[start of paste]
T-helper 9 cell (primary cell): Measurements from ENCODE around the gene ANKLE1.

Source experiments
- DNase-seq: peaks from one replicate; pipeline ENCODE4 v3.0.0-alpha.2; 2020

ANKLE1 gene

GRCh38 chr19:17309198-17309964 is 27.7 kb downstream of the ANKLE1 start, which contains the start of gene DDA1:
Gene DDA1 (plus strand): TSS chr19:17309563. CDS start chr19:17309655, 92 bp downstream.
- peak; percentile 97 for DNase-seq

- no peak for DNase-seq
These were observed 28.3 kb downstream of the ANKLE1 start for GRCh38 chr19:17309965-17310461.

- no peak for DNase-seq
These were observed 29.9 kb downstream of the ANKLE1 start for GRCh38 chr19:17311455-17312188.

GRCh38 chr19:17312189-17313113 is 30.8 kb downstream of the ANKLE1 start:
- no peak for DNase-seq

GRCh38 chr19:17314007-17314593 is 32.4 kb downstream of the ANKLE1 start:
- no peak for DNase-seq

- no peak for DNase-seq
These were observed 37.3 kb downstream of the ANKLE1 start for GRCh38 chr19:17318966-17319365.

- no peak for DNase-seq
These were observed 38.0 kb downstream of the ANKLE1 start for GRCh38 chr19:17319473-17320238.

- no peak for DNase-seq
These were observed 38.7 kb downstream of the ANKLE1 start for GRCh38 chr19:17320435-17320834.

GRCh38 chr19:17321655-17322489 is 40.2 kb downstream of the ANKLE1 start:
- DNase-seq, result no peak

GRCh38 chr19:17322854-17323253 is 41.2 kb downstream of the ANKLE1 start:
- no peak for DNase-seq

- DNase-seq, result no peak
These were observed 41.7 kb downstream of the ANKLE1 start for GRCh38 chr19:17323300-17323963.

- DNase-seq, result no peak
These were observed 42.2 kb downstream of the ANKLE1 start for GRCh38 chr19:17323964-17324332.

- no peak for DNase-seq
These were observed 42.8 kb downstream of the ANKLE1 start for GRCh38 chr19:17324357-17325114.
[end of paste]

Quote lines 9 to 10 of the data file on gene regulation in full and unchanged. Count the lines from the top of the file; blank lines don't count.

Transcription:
These were observed 28.3 kb downstream of the ANKLE1 start for GRCh38 chr19:17309965-17310461.

- no peak for DNase-seq